On Banksias, Dryandras, and Hairy Fish

Classification has always been about putting similar things in the same box. It is how one defines “similar” that changes. The earliest classifications were presumably pragmatic: things you could eat in one box, things you couldn’t eat in another, things you could use for medicines in yet another. In modern classification the idea of evolution determines what is thought to be similar. Hence, one criterion is that all the organisms in the one box should have evolved from a recent common ancestor. No problem there: both Banksias and Dryandras can be assumed to have a recent common ancestor. It is the second criterion that is tricky: all the descendants of a recent common ancestor should be in the same box. Dryandras can be assumed to have evolved from within the Banksias and therefore this criterion requires that they both be in the same genus.

Let us see what happens if we apply these criteria to humans. The mnemonic for remembering the higher classifications is: King Philip Came Over For Good Soup. (Kingdom, Phylum, Class, Order, Family, Genus, Species.) We are in the Kingdom Animalia, Phylum Chordata, Sub-Phylum Vertebrata, and Class Mammalia. Other Classes at the same level are: jawless fish (lampreys and the like); cartilaginous fish (sharks and rays); bony fish; amphibians; reptiles; and birds. Reptiles includes lizards and snakes, crocodiles, turtles and dinosaurs.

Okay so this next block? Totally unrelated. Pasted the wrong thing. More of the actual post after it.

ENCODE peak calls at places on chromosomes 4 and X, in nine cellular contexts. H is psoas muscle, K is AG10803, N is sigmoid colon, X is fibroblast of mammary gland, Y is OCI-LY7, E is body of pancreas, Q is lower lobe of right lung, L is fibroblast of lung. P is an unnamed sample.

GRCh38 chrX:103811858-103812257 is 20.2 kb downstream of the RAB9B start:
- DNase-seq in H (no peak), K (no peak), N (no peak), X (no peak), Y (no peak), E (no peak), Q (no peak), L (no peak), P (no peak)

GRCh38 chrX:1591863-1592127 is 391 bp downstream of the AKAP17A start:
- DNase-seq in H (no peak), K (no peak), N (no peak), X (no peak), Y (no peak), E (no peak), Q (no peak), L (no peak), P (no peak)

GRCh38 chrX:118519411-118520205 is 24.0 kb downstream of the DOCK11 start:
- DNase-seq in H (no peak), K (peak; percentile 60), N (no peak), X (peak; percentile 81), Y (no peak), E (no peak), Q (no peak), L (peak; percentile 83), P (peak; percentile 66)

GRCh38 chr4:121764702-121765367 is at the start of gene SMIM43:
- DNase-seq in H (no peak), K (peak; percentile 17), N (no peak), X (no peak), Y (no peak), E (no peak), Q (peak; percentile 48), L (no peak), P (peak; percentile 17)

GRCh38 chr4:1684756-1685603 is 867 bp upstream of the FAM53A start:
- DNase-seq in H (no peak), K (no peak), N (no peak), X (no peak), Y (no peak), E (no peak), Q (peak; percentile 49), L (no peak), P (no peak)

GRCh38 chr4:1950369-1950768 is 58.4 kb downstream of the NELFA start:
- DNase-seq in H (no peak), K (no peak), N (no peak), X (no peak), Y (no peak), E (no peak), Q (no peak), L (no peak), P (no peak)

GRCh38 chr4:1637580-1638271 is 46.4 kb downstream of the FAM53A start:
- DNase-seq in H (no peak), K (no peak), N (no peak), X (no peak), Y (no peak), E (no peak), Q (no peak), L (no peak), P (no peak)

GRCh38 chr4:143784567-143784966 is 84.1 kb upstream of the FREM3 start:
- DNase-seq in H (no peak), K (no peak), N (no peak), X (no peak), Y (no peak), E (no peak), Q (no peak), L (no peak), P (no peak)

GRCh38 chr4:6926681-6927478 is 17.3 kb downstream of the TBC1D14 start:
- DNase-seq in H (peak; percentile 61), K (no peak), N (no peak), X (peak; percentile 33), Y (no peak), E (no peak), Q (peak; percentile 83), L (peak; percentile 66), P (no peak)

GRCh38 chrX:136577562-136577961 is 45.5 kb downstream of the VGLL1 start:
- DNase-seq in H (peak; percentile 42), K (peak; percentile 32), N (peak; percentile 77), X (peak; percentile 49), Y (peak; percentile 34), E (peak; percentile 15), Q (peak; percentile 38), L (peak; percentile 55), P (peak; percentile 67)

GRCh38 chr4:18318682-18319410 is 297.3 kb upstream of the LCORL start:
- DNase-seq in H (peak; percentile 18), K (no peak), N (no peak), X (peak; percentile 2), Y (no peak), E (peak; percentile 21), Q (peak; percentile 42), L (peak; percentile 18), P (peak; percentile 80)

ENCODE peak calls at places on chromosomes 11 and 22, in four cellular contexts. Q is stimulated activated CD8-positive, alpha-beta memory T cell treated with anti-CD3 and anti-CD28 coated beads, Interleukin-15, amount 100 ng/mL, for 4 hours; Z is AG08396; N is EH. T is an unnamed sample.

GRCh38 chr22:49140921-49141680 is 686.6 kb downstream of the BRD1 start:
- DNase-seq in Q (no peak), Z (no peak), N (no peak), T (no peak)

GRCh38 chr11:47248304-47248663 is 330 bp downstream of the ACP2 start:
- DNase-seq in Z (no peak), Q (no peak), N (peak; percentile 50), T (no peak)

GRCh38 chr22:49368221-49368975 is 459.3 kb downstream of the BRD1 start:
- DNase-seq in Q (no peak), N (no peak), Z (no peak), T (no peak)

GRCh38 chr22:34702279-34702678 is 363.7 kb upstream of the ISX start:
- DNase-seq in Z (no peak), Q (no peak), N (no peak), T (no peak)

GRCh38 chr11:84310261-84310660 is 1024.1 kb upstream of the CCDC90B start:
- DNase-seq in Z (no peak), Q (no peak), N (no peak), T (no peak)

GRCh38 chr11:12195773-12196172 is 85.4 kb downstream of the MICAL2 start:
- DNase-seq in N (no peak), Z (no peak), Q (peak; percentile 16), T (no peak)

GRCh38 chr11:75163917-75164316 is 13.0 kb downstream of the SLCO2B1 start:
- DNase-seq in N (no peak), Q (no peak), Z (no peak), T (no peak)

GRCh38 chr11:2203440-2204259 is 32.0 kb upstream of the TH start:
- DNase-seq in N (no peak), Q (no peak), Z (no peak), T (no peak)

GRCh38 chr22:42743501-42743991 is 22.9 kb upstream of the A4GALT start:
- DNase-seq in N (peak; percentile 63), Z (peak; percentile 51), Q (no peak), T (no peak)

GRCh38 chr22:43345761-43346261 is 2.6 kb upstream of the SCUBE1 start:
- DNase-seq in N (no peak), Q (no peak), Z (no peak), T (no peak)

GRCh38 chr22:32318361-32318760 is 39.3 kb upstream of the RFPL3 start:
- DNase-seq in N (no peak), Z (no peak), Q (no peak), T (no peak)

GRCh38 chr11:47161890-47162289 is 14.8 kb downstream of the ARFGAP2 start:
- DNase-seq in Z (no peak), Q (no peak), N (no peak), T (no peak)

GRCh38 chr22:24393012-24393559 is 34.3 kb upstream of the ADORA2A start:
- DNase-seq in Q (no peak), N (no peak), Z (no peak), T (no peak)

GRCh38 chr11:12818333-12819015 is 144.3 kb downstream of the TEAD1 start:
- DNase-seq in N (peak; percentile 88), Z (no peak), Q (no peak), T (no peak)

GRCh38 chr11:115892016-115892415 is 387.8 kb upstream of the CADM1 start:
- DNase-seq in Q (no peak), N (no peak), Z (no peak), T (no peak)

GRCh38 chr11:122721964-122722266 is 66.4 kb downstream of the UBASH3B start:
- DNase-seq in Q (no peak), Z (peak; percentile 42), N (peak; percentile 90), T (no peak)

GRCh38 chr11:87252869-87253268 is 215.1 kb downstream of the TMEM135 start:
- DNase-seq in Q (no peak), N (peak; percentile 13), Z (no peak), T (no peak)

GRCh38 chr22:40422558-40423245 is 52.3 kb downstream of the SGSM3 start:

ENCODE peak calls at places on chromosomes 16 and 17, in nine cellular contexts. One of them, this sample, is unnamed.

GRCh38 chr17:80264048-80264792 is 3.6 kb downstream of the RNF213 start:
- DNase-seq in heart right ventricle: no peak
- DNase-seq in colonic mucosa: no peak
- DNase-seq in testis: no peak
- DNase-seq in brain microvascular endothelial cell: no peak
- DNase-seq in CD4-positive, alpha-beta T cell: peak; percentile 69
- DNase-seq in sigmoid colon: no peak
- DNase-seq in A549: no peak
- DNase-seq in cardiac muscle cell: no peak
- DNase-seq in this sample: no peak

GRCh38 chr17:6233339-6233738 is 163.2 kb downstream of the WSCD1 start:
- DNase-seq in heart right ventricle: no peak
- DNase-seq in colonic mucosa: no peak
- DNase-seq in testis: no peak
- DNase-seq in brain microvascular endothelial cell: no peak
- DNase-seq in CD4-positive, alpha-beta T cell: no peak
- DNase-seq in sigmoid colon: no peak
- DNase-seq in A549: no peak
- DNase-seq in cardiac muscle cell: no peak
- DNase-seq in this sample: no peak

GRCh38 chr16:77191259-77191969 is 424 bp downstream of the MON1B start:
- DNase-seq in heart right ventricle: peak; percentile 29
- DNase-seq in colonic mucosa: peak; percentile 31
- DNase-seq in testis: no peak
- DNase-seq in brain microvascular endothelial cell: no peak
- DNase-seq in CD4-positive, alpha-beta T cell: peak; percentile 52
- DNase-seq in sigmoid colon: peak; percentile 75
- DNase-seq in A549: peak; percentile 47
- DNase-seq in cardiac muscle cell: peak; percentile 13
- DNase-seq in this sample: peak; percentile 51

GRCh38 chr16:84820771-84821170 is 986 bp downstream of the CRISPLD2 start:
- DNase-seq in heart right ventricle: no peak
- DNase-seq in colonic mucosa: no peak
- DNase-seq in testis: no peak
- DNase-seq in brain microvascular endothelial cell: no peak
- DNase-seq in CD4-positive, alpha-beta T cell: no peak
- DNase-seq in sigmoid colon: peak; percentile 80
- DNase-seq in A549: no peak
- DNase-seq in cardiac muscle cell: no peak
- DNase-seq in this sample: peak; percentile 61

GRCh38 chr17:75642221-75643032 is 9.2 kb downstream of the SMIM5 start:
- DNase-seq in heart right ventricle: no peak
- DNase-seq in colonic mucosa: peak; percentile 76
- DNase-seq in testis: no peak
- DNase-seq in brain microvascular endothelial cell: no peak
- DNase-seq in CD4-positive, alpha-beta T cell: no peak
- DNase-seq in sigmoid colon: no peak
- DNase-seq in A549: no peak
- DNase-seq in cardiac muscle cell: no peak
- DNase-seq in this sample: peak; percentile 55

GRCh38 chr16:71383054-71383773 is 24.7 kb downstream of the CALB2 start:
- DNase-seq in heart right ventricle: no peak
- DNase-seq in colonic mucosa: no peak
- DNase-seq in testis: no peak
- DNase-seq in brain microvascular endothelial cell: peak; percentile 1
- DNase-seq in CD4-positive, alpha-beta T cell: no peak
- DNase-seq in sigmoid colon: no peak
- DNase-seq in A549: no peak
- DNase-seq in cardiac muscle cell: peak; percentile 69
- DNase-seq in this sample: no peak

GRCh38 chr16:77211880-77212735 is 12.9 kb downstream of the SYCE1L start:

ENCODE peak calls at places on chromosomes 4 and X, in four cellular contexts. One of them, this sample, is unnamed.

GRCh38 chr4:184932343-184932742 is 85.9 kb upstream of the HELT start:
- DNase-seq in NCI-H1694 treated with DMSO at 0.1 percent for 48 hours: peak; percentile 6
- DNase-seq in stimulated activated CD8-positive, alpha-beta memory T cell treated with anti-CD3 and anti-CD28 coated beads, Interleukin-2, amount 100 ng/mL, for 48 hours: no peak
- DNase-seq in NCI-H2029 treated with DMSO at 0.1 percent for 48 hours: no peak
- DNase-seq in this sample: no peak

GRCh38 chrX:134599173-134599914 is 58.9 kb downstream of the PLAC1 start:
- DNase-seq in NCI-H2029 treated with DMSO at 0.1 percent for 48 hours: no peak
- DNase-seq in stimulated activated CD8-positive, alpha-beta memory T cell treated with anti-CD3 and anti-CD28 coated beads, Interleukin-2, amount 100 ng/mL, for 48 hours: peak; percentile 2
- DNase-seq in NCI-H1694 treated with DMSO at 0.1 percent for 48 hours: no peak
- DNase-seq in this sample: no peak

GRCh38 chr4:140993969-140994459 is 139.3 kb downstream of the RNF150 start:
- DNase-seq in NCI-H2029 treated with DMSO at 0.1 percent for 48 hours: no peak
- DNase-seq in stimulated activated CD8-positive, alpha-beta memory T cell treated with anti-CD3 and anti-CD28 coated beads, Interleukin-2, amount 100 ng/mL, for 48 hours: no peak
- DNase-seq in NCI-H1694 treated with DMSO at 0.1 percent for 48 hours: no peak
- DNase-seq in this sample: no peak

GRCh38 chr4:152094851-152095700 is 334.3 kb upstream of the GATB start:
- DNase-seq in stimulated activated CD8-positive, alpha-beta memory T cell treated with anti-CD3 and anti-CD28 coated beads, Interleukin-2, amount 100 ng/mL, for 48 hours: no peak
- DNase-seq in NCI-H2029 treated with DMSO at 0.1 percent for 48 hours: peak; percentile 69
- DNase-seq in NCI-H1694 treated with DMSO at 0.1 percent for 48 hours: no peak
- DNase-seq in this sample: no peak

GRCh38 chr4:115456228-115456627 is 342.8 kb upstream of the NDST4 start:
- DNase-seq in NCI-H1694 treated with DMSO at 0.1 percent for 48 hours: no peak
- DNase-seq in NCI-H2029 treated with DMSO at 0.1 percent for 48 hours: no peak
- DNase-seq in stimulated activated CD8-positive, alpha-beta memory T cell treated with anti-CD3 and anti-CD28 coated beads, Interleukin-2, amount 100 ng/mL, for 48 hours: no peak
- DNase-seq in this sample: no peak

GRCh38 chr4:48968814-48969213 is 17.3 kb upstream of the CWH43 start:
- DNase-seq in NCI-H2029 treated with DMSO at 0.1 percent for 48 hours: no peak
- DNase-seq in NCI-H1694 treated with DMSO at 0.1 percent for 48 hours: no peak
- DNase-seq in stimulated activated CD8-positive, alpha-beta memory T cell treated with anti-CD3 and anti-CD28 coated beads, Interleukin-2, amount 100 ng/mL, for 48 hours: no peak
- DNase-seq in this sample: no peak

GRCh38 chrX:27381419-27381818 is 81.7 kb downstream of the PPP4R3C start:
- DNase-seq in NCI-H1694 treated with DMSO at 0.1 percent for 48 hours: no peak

The first problem is that birds certainly evolved from dinosaurs. The reptile class therefore does not include all the descendants from the one ancestor; birds must go into the dinosaur box. The next problem is that mammals must have evolved from primitive reptiles, so by the same logic, mammals must also go into reptiles. Those of you who think that Dryandras should be sunk into Banksias must therefore think of themselves as hairy lizards.

But wait, there is more. Where did reptiles evolve from? Surely from bony fish. So reptiles and fish should not be at the same level: reptiles, together with birds and mammals, all must go into the fish class. You are not hairy lizards after all: you are hairy, air-breathing fish.

Or we could decide that it was rather silly and abandon the second criterion.

Jim Barrow